Today, nearly everyone has a mobile phone or some wireless mobile device, and, as most of us know, the expense to own and use wireless technology can be quite costly. Then there is often the hassle of being careful not to exceed your plan’s data minutes, dealing with low signal strength and battery power, and let us not forget those infamous dropped calls.
There is, however, one super high-speed wireless network that offers free long-distance with unlimited minutes. You will never experience a dropped call or encounter a busy signal. Your signal strength will always be at maximum no matter where you are in the world, and batteries are not required. When you call, an attentive ear stands ready to hear every word that you have to say.
By now, you have perhaps figured out that I am referring to the world’s original, first-century, wireless network known as prayer. Christians should never take prayer for granted or diminish its results, and that brings us to our text, which is in the book of Acts.
Chapter 12 picks up where King Herod (Agrippa I) has James, the son of Zebedee and brother of John, who together were known as the sons of thunder, put to death. The news of James’s death found favor among the Jewish people, and to put it in modern political terms, the king’s approval rating increased about ten percentage points, and wanting more, he then had Peter arrested.
Since Peter’s arrest occurred during the days of Unleavened Bread, and the king wanted to remain favorable among the Jewish people, he was careful to be mindful of their custom so his, so-called, approval rating would not decline. Therefore, Herod had Peter jailed and placed under heavy guard until after the Passover was complete. Yet, the Bible says, “…But prayer for him was being made fervently by the church to God” (Acts 12:5).
In other words, the church was interceding through prayer on Peter’s behalf with intensity, purpose, and unity. When a Christian has those three conditions all working in unison, his or her prayer life will be impactful. However, a common phrase we often hear today is, “All we can do now is pray,” which implies that after man has tried everything his way, now he will turn to God as his last resort. What Scripture does not say in this passage is that the church first tried to reason with the king, or the church made an attempt to break Peter out of prison. No! The church in Acts chapter 12 did not make prayer its last resort, but instead, the church made prayer its first line of defense.
Meanwhile, Peter was held in chains and under heavy guard — one guard to his left and one to his right plus two guards at the door. The king wanted to be sure that no escape for Peter would be possible, and yet all the while, the Bible says that Peter was asleep in the midst of it all. It seems evident that Peter had come along way in his faith since the days of his boastfulness and subsequent denials that he ever knew Jesus. Peter appeared quite content in the knowledge that his Savior and Lord was in complete control.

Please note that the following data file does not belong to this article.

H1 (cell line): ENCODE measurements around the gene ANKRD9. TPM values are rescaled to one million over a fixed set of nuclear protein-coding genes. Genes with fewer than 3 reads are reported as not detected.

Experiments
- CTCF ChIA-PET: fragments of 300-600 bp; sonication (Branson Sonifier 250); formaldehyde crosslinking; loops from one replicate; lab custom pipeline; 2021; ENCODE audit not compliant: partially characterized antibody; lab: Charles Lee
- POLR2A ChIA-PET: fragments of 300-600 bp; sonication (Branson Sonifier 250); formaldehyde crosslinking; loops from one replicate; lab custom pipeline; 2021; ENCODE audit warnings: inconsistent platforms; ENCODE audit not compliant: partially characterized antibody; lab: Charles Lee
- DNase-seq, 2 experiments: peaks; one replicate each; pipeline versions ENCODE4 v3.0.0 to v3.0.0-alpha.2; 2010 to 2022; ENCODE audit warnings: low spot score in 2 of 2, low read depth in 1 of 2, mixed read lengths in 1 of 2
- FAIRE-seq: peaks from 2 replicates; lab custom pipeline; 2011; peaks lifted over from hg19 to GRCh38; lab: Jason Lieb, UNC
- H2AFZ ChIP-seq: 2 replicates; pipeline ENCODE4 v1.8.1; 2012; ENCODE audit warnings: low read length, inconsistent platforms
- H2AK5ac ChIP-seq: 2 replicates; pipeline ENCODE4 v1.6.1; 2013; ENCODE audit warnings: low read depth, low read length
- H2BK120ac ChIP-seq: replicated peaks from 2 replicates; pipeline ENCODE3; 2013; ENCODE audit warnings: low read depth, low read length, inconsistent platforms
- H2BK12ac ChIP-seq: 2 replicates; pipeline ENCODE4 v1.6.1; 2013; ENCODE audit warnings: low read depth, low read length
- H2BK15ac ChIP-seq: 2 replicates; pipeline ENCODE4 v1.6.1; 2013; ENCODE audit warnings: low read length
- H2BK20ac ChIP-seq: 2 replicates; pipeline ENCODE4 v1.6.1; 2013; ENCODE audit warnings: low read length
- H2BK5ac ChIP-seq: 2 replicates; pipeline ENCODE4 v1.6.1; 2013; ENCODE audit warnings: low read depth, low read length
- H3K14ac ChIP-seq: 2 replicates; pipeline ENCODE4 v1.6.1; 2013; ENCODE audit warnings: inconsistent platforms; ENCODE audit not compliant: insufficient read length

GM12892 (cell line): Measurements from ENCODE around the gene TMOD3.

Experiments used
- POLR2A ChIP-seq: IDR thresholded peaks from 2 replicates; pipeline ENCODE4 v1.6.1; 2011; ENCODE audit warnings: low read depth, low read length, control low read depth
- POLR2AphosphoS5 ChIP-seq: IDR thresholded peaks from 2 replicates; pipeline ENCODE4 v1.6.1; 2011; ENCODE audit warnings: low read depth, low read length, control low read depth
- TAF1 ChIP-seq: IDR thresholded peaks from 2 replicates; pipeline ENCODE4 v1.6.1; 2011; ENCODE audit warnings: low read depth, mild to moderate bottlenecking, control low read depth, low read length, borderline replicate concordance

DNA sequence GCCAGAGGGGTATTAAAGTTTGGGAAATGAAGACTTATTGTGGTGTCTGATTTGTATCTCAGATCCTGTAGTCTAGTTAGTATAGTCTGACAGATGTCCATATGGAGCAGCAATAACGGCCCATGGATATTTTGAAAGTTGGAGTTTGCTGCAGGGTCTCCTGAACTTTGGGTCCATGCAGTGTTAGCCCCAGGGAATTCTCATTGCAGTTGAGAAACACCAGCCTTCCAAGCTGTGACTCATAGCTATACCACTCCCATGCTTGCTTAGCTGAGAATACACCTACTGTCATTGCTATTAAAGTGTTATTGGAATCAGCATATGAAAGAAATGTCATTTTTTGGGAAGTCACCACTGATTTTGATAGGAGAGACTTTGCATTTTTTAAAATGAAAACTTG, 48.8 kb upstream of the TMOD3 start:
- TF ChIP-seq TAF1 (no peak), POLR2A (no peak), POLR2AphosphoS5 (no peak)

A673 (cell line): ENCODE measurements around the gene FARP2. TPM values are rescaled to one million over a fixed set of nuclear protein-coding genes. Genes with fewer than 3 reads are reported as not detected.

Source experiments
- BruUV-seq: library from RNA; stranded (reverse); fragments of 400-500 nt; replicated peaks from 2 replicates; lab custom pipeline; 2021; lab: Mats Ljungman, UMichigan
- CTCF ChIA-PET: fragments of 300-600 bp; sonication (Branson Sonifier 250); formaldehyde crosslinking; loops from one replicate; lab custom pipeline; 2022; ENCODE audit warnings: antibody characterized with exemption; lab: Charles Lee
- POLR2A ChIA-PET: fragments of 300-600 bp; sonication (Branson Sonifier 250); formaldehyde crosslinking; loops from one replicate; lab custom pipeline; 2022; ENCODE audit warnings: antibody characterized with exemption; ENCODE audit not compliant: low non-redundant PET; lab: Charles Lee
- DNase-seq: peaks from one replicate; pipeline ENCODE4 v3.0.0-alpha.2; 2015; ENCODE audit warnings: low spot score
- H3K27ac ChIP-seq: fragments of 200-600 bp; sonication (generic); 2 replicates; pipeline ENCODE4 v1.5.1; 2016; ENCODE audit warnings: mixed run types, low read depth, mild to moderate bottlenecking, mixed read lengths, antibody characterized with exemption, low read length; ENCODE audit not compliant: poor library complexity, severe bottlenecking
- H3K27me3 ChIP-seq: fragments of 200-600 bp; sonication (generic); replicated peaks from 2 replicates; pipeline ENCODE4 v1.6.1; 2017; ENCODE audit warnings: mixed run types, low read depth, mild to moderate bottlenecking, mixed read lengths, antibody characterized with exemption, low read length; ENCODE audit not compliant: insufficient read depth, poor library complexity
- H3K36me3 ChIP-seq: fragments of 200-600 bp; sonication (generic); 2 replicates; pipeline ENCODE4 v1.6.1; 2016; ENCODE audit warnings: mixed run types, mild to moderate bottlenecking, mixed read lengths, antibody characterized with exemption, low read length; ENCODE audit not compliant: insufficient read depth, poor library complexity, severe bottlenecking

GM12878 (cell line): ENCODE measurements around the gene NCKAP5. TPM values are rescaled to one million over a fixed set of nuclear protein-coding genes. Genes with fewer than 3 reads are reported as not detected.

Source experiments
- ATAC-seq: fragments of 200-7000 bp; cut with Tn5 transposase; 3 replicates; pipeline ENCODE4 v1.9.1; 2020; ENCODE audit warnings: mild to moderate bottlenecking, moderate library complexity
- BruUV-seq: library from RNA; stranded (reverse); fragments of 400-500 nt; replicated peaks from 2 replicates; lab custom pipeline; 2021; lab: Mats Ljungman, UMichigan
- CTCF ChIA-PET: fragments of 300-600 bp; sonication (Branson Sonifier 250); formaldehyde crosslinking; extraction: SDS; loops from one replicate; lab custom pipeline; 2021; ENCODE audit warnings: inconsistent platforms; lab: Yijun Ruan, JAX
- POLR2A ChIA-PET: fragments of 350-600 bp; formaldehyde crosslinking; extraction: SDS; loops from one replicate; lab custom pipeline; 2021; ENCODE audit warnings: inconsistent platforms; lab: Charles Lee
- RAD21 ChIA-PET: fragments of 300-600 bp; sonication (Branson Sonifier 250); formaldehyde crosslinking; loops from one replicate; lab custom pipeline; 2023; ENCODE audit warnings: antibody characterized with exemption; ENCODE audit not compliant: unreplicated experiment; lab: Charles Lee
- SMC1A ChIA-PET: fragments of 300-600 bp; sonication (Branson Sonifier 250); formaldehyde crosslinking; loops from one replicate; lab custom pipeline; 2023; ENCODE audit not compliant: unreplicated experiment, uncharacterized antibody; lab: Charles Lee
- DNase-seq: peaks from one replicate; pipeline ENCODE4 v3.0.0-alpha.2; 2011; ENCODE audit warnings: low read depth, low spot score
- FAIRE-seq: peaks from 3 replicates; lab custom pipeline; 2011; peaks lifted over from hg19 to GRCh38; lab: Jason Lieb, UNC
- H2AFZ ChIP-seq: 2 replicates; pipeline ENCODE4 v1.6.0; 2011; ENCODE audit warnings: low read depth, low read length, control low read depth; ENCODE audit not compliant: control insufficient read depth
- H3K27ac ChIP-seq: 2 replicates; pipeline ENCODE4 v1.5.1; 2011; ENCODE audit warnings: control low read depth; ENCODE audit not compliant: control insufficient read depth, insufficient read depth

As the story unfolds, an angel appeared and set Peter free and led him past the guards and beyond the iron gate that opened all by itself. Here we have an example that shows there is no obstacle in your life that God cannot remove. Once Peter was clear of danger, the angel departed from him. When Peter realized that it was not a vision or a dream that he had experienced, but that the Lord had delivered him from the hands of the king, he went to Mary’s house and proceeded to knock at the gate.
When the servant girl, Rhoda, recognized the voice of Peter, she became so overjoyed that she did not open the gate, but instead, she ran to tell the others that it was Peter. However, when the others heard the news, they concluded that Rhoda was “out of her mind.” When she insisted, they then tried to explain it away as being Peter’s guardian angel, as the belief at that time was that a guardian angel looked the same in appearance as the individual whom the angel was assigned to protect.
It seems the church, being so dedicated and faithful to lifting Peter in fervent prayer, experienced a lapse in faith by not expecting God to answer their prayer in the affirmative. Scripture says, “When they opened the door, they saw him and were amazed” (Acts 12:16). The Greek word for amazed is Existemi (ex-is’-tay-mee), which means they were astounded, astonished, or thrown into a state of wonderment.
Now before we shake our heads or wave a finger at the church, each of us, at some point in time, has lifted a prayer to God only to say to ourselves something like, “God will never do that” or “that will never happen,” and what would Jesus say in response? He would likely say, “You who are of little faith, why do you doubt so?”
We live in a time when our community, our nation, and the world at large are all in dire need of faithful unified laser-focused intercessory prayer offered to God by the church. The urgency for doing so is all too real because time is getting shorter by the day. So, as we move forward, let us pray with the same fervency as our fellow believers of the early church did for Peter. Let us pray in the confidence and knowledge that God will respond to our prayers according to His will, His way, and in His perfect timing.
Now, let us pray.